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Alcohols

Lahorra, Angelo S.
Solidum, Diore M.
(MD4Y1-6)

BCM 413
Introduction
The toxic effects of alcohol are both general and
specific.

Exposure to alcohol:
Disorientation
confusion
euphoria, which can progress to unconsciousness,
Paralysis with high-level exposure
Death
Introduction

Recovery from CNS effects is rapid and complete
after cessation of exposure.

Distinct from the general CNS effects are the specific
toxicities of each type of alcohol.
biotransformation of alcohols to toxic products.

There are several pathways by which short-chain
aliphatic alcohols can be metabolized.
Introduction
SEVERAL PATHWAYS:

Hepatic conversion to an aldehyde, by alcohol
dehydrogenase (ADH):



Ethanol
Most common exposure.

Leading cause of economic, social, and medical
problems throughout the world.

One of the top 10 causes of hospital admissions.
About 20% of all hospital admissions.

An estimated 80,000 Americans die each year, either
directly or indirectly, as a result of abusive alcohol
consumption.

Ethanol
Ethanol consumption during pregnancy
lead to fetal alcohol syndrome or fetal alcohol
effects.
delayed motor and mental development in
children.

80 mg/dL of blood alcohol level has been
established as the statutory limit for operation
of a motor vehicle in most states.
Ethanol
Ethanol abuse are associated with chronic consumption
over a long period.
Average adult: 50 g of ethanol per day for about 10
years.
Consumption to this degree:
compromised function in: various organ, tissue, and cell
types.
Liver is the most sensitive organ.
accumulation of lipids in hepatocytes.
may progress to alcoholic hepatitis. About 20% of
individuals with long-term, high intake.
May progress to cirrhosis.
Ethanol
Ethanol |
Several mechanisms have been proposed to
mediate the pathologic effects of long-term
ethanol consumption.

Of these, adduct formation with acetaldehyde
appears to play a key role.
Ethanol |
Hepatic metabolism of ethanol is a two step
enzymatic reaction.
The final product is acetic acid.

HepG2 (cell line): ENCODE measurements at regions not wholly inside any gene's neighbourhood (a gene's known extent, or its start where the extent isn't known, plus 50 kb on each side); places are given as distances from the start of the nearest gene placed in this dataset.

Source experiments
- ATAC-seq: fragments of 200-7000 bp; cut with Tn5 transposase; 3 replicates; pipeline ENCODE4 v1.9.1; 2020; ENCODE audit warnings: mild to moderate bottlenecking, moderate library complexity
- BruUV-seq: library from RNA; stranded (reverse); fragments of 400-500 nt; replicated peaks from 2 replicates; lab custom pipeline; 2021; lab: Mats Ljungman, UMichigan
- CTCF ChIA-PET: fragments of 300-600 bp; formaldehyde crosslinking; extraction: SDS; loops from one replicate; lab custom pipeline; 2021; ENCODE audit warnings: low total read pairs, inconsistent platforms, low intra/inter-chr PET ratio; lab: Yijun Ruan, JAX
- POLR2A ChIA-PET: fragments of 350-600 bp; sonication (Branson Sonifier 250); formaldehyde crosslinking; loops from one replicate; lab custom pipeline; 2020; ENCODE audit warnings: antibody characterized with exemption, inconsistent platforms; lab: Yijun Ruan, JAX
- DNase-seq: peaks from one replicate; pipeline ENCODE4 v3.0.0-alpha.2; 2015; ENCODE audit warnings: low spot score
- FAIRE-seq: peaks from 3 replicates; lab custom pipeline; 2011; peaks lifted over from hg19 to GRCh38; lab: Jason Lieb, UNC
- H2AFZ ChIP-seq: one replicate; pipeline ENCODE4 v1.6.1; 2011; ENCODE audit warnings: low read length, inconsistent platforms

Methanol
Common solvent.

It may be ingested accidentally.

Initially metabolized by hepatic ADH to the intermediate
formaldehyde.
Formaldehyde is rapidly converted to formic acid by
hepatic ALDH.
Formation of formic acid causes:
severe acidosis, which may lead to death.

Responsible for an optic neuropathy that may lead to
blindness.
Isopropanol
AKA: rubbing alcohol
commonly available.

Metabolized by hepatic ADH to acetone.

Both isopropanol and acetone have CNS depressant effects
similar to ethanol.
acetone has a long half-life.

Intoxication with isopropanol:
may result in severe acute-phase ethanol-like symptom
Ethylene glycol (1,2-ethanediol)
common component of hydraulic fluid and antifreeze.

Commonly ingested by children because of its sweet taste.

Immediate effects of ingestion are similar to those of
ethanol.


Ethylene glycol (1,2-ethanediol)
Metabolism by hepatic ADH and ALDH will form toxic
species including :
oxalic acid
glycolic acid,
which results in severe metabolic acidosis.

Rapid formation and deposition of calcium oxalate
crystals in renal tubules.
Result to renal tubular damage.

Determination of Alcohols
Determination of blood ethanol concentration must be
accurate and precise.

Serum, plasma, and whole blood are acceptable specimens.

Correlations have been established between ethanol
concentration in these specimens and impairment of
psychomotor function.

Ethanol uniformly distributes in total body water:
Serum = water content than whole blood
Serum = conc. Per unit volume than whole blood
Specimen Collection
For ethanol determination:
the venipuncture site - cleaned with an alcohol-free
disinfectant.

Specimens must be capped at all times to avoid
evaporation.
volatile properties

Sealed specimens:
refrigerated or stored at RT for up to 14 days without
loss of ethanol.

Specimen Collection
Nonsterile specimens or those intended to be stored for
long periods:
preserved with sodium fluoride
to avoid increases in ethanol content that result from
contaminating bacterial fermentation.

Analytic Methods of Determination
Determination of ethanol in serum.
Most Commonly used:
enzymatic
GC
osmometry

When osmolarity is measured by freezing point
depression,
in serum osmolarity correlate well with in
serum ethanol conc.
Analytic Methods of Determination
The degree of in osmolality due to ethanol is
expressed as:
Osmolar gap = measured osmolarity - calculated osmolarity

the difference is called the osmolar gap.

Serum osmolality by about 10 mOsm/kg for each
60-mg/dL in serum ethanol.

Osmolar Gap lacks specidicity. used as screening
test.

Analytic Methods of Determination
GC Method
the reference method for ethanol determination.
can simultaneously quantitate other alcohols:
eg; methanol and isopropanol

Analysis starts with dilution of serum or blood
samples with saturated solution of NaCl in a closed
container.

Volatile will partate into the air space.
Analytic Methods of Determination
GC Method
Head space provides clean specimens with little or
no matrix effect.

Quantitaion of peaks:
Constructing a standard curve, or;
Ratio to an internal standard (n-propanol)
Analytic Methods of Determination
Enzymatic Method
Common in ethanol
Nonhuman form of ADH enzyme used
oxidizes ethanol to acetaldehyde with reduction of NAD
to NADH.
Analytic Methods of Determination
Enzymatic Method

NADH produced:
monitored directly by at 340 nm or can be coupled
to an indicator reaction.

Relatively specific for ethanol.

Intoxication with methanol or isopropanol:
negative or low result